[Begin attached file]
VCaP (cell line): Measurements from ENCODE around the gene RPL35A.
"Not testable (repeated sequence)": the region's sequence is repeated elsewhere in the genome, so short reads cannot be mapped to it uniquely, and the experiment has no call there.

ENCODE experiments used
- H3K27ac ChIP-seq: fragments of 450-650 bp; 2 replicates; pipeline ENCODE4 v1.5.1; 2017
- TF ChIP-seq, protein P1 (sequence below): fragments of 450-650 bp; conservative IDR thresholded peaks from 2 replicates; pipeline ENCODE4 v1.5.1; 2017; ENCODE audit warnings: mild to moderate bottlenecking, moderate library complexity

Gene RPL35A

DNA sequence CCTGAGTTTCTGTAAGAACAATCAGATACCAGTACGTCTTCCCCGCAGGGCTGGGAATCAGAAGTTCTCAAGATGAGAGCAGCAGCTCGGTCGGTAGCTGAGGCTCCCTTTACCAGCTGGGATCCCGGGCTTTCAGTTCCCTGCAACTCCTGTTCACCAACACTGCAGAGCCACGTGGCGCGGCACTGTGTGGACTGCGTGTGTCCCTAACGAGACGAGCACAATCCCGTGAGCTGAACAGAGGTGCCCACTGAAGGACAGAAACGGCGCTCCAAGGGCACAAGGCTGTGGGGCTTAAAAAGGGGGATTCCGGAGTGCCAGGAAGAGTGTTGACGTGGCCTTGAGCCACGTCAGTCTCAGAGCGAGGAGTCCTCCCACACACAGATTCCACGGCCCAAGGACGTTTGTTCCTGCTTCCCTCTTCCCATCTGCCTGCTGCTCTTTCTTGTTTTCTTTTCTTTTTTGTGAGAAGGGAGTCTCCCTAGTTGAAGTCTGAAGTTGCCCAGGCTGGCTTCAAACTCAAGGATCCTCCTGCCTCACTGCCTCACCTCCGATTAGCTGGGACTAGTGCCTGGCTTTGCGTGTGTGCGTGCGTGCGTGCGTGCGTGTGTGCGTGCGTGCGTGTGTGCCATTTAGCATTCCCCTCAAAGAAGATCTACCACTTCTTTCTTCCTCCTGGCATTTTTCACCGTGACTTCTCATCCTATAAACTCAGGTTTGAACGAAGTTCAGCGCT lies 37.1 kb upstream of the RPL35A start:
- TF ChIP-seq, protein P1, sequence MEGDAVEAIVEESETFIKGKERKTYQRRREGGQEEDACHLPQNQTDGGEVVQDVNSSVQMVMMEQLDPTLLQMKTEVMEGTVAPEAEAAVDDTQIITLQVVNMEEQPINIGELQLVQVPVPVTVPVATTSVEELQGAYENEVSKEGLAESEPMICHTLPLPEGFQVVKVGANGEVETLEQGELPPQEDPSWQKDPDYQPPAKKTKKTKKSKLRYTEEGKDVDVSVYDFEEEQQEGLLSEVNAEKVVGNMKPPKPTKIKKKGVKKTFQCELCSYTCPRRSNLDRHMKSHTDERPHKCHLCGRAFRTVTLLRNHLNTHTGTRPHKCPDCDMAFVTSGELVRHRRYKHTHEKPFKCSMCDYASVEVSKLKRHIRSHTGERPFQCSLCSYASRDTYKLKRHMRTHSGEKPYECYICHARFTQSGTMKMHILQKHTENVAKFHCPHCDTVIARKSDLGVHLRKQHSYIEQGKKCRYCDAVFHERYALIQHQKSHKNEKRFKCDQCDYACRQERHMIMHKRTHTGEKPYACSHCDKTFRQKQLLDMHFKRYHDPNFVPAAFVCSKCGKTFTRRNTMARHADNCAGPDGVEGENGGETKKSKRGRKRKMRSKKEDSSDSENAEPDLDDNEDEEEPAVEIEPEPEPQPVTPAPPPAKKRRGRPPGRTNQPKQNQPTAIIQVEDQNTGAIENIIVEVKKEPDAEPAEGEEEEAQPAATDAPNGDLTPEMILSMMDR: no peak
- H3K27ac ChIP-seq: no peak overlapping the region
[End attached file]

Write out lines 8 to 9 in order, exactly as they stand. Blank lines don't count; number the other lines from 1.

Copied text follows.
- TF ChIP-seq, protein P1, sequence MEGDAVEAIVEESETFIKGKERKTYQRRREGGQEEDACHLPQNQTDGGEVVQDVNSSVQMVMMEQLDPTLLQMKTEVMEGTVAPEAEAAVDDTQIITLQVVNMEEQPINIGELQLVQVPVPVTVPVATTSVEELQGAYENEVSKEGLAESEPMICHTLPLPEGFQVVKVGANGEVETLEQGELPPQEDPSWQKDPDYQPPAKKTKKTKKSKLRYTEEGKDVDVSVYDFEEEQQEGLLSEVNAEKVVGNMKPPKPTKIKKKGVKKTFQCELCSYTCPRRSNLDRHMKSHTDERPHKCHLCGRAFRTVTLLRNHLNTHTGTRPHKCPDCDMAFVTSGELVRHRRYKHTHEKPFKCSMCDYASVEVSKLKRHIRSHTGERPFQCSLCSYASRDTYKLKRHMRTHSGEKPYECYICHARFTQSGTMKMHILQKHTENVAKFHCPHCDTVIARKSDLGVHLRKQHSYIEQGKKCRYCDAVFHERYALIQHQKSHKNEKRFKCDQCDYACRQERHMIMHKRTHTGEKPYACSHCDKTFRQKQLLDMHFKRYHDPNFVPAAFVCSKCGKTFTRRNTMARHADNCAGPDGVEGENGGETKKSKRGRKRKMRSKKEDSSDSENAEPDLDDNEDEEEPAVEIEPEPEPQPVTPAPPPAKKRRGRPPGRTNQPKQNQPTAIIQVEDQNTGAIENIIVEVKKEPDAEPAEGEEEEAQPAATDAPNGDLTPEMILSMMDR: no peak
- H3K27ac ChIP-seq: no peak overlapping the region